Over the past few years, I’ve become fascinated with the marketing and advertising machine that is the video games industry.
• Developer: Ubisoft
• Publisher: Ubisoft
• Reviewed on: PC browser
• Also Available On: Tablet & mobile browsers
• Release Date: Available now
From hiding secret files in the original Portal to announce the second, to a trailer for God Of War: Ascension being shown during the Super Bowl (One of the most prestigious advertising slots in the world), the industry is never afraid to think big, yet also to innovate.
This brings us to The Watch; Ubisoft’s browser-based ‘VIP platform’ for Assassin’s Creed IV: Black Flag. Exclusive for fans who have pre-ordered the game, The Watch serves as a hub for news, trailers and exclusive content which includes interviews with the development team, artwork and events. What’s more, fans are placed into the role of a new recruit and have to take part in missions to rise through the ranks.
When you first log into The Watch, you’re presented with these missions, of which there are five. The first, Master Of The Book, is a multimedia quiz which tests your knowledge of the Assassin’s Creed series. What makes it a bit more interesting is that you’re tested on maps, images, music tracks and videos from the series. Now, I’ve never played more than a couple of hours of AC’s 1 and 2, so I was stumped, but I’m sure that hardcore fans will enjoy the challenge.
The next few missions are where The Watch’s mission as a marketing tool become apparent. Master Of Rumours asks you to share content on social media, while Master Of The Arts and Master Of Disguise ask you to upload pictures of your Assassin’s Creed fanart and cosplay, respectively. Then, other fans who are part of The Watch are able to vote on your pictures, thus pushing your ranking higher. Finally, Master Of The Watch has you watching interactive videos.
Once you’ve picked your first mission, you’re then brought to the main page: a feed of all the content that’s been shared from official sources, other users of The Watch, news from Ubisoft and a Twitter feed which pulls up any mention of Assassin’s Creed. You can also check your own profile, see how your ranking is doing, view the content that you’ve liked, and check out the leaderboards.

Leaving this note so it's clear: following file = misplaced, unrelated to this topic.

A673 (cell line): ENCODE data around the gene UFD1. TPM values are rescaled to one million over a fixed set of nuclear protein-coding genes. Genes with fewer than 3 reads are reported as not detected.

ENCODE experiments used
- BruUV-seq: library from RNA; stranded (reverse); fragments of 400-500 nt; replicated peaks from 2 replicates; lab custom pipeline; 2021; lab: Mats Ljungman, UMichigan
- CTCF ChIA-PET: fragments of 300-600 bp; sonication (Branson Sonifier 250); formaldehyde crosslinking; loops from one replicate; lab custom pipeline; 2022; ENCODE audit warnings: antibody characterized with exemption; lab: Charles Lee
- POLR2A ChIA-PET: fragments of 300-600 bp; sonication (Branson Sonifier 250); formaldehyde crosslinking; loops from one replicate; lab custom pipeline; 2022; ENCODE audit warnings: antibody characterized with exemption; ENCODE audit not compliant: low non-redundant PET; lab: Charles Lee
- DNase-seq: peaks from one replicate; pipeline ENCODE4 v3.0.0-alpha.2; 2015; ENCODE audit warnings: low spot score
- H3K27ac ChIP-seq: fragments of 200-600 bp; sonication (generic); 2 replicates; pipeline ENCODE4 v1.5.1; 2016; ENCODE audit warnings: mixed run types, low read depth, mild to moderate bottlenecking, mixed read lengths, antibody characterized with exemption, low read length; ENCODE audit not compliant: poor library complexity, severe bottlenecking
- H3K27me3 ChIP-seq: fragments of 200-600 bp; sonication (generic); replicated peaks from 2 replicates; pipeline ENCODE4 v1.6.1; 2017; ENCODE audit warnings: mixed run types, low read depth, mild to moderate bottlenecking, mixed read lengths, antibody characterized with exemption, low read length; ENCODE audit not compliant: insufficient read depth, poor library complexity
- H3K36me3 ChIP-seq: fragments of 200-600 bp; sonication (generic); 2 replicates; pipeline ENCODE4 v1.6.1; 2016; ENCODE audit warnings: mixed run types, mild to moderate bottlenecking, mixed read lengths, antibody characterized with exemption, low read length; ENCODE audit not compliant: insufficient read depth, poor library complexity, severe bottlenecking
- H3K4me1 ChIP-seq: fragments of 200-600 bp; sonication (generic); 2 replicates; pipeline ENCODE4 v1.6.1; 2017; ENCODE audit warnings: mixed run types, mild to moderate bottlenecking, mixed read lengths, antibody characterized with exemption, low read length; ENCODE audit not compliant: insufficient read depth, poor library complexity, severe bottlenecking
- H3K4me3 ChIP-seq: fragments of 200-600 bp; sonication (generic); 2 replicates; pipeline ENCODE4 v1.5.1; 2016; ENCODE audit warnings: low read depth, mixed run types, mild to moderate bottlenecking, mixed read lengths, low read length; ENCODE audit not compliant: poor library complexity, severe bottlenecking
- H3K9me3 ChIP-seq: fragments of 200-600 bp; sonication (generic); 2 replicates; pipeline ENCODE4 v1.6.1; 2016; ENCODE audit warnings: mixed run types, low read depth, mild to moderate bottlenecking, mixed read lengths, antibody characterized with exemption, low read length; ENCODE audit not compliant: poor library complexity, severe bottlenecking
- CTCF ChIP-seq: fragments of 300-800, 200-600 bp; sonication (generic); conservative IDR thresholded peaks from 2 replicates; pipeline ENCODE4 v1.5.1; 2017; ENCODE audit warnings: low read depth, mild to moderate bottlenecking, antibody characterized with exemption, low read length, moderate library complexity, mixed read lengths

It is worth mentioning that I was using Google Chrome to log in to The Watch, and it really didn’t run very well at all. The menus were jerky and would sometimes be completely unresponsive. However, it did run much, much better when viewing it on my iPad and the site has been fantastically optimised for mobile browsers. If you’re having problems with the site on a laptop or PC, it’s definitely worth trying it out on your phone or tablet instead.
So, is The Watch worth checking out? Ubisoft have clearly put a lot of time and effort into it, with a slick and stylish UI and a wealth of genuinely interesting exclusive content, and some of the fan-generated artwork and costumes that are available are superb. I’m not much of a fan of the AC series and I still found plenty there to keep me interested for a few hours and coming back for repeated visits over a couple of days. On the other hand, if you’re someone who’s collected every feather and knows the lore of the Templars inside out, The Watch is definitely worth playing with.
By making The Watch available only to those who have pre-ordered ACIV, it’s clear that this is aimed squarely at the hardcore Assassin’s Creed fans, turning them into ambassadors for the brand and using them to help promote the game. It’s a fairly common marketing technique, but I think that the cynics among you may be put off by this.
Personally, I really don’t see this as a bad thing. The social media sharing is entirely optional, as is taking part in any of the missions, and none of the content that’s unlocked has any bearing on the game. This style of brand ambassador marketing is only going to become more and more prevalent as time goes on, and it’s not just exclusive to the games industry. Pizza Express asked customers to Instagram pictures of their latest salads to be entered into a prize draw, for example. I think that if the rewards are worth the effort then there’s really no problem and, in the case of The Watch, Assassin’s Creed fans are going to love what’s in store for them.
As a final point, I would love to know your thoughts on companies using fans to spread the message. Do you take part in it? Are you happy to share your favourite games with your friends? Or, do you think that it’s a cynical ploy to exploit consumers?